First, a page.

Imagine this: a hot and crispy margherita pizza is placed on your office desk, and suddenly your workplace becomes paradise. Immediately your tummy growls, almost as it if is saying, “Bhook lagi hai, khaana do (I am hungry, give me food)”. Hearing the summon of the stomach, you nonchalantly resort to food that you should not be eating. But who can resist that tempting pizza? So what if, as soon as the meal is over, you get back to work sans exercise, only to order something just as delish the next day (Oh, hello there, kilograms!).
A recent study conducted by HealthifyMe has revealed that about 63 per cent of employees in India, are now overweight. Ironically, this statistic comes right after the launch of Fit India Movement.
One is compelled to wonder how the country ended up here (though, with the above example, you get a clue).
Not that surprising
Delhi-based entrepreneur Praveshh Gaur believes that even 63 is too low a percentage. He says, “The kind of stress we face these days, it’s about the mental load we are facing. This causes people to forget about nutrition and stress eat. If we are engaged in a project, that becomes our only focus in our life.” Another city resident, corporate employee Jaideep Misra, comments on how ironic the timing of this study is. “The Fit India Movement is nice but it is something that the average corporate worker is not even aware of,” he says.
The devil wins
Some office cafeterias provide healthy options. But there is also that devil in your head that tells you to eat that samosa rather than the apple that keeps the doctor away.
On this, Neha Patania, a dietician at Paras Hospital, comments, “If you want to eat healthily, then you will have to make effort. People are running short on time. So to save time, they always go for the food that is easily available.” She adds that bad eating choices are usually made because of peer pressure at the workplace, where people would rather eat junk.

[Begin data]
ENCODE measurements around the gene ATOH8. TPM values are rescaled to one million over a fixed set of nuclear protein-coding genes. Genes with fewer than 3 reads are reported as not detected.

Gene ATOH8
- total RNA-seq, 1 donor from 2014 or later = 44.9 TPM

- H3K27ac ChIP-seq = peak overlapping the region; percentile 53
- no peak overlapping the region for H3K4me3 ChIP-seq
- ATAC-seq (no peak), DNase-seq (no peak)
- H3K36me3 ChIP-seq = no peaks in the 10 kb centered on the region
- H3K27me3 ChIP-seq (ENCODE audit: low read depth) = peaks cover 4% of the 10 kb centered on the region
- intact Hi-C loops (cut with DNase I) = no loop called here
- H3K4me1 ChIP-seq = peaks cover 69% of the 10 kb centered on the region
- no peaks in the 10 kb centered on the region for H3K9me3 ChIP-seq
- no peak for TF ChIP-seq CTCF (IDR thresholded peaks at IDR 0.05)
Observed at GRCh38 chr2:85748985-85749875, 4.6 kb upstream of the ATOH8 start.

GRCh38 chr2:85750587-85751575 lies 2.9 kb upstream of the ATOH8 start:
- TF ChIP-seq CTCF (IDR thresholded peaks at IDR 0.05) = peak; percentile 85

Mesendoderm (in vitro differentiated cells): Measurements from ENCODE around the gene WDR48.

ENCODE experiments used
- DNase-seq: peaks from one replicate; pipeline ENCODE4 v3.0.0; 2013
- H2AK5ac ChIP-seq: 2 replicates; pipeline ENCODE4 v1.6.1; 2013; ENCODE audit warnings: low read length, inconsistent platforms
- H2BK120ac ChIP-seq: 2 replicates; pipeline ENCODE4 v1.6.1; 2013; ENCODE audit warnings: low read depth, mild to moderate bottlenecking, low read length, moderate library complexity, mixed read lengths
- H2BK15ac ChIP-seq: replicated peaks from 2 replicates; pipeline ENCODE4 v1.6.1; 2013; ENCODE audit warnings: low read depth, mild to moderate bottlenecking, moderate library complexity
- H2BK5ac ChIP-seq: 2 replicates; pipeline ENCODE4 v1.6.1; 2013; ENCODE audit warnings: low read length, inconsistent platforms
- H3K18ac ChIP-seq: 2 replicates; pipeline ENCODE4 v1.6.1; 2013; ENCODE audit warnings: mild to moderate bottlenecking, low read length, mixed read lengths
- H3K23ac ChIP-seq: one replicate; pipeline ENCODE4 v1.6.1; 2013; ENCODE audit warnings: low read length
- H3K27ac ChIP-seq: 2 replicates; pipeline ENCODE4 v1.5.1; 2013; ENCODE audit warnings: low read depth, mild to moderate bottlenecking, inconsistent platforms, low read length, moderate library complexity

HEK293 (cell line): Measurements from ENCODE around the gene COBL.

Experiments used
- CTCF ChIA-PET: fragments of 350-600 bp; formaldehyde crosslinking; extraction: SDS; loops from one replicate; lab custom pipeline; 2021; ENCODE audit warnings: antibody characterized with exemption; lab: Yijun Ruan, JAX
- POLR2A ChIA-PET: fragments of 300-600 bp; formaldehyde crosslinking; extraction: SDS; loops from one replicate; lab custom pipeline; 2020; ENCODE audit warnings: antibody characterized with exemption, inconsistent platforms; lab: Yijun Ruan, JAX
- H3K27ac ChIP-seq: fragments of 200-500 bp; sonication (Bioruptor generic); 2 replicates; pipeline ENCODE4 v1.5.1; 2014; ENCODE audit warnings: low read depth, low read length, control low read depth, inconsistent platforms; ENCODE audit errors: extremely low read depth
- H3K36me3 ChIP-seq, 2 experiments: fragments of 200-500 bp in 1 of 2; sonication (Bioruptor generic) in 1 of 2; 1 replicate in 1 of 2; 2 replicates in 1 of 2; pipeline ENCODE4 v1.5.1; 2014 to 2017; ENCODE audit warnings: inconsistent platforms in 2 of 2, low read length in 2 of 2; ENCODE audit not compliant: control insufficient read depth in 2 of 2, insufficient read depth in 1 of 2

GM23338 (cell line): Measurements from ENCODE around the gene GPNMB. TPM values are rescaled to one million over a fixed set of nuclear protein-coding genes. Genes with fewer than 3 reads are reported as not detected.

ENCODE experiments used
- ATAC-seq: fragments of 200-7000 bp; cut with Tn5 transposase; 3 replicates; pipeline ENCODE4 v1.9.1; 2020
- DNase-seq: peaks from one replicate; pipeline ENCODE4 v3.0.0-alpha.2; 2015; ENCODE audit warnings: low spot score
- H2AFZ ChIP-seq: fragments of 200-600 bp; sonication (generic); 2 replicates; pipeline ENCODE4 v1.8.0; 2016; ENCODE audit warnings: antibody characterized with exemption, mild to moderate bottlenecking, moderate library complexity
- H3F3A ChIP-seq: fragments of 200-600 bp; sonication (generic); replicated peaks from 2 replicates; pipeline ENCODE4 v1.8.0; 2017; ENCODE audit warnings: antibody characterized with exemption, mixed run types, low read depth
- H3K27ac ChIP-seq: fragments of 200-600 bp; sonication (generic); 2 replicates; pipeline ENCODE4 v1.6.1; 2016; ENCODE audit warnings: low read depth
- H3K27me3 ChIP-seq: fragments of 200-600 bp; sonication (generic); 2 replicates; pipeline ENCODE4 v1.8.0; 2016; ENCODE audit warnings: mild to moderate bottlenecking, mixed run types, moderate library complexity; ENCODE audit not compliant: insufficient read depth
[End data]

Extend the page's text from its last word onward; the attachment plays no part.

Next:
Stress is eating you
Most employees indulge in stress eating, wherein they consume food to counter their stress and anxiety levels. Neha attributes it to the fast-paced life that people have these days. “There is a lot of work pressure due to which people are quite stressed. When they stress eat, they don’t evaluate whether what they are eating is healthy or not. Praveshh adds, “Being mentally unfit reflects on our bodies.”
Jaideep believes that the employment conditions that are offered in many companies around the country are “perhaps the worst in the world”.
He pinpoints, “The average Indian works more hours a day for lesser pay, which means that s/he has less time to go anywhere. There is no emphasis on something such as fitness in the workplace.”
Praveshh continues, “We have a tendency to get attracted to food that gives us pleasure. If we eat something fatty or sugary, our mind releases a certain hormone that makes us happy.” Alas! That happiness is short-lived.
What’s up, doc?
Dr. Manjeeta Das feels that people’s lifestyles have become quite sedentary. She recounts how most of the youngsters she treats resort to outside food rather than home-cooked meals. “It is not only the type of environment they are in. There is a lack of motivation amongst them,” she elucidates.
The doctor also believes that it is not the exotic vegetables or turning vegan and spending extra money that make one healthy. Instead, she advises, “You should just cut down on fat intake, limit carbohydrate intake and start eating what is Indian, like dal, roti and sabzi. Just include a lot of fruits and vegetables.”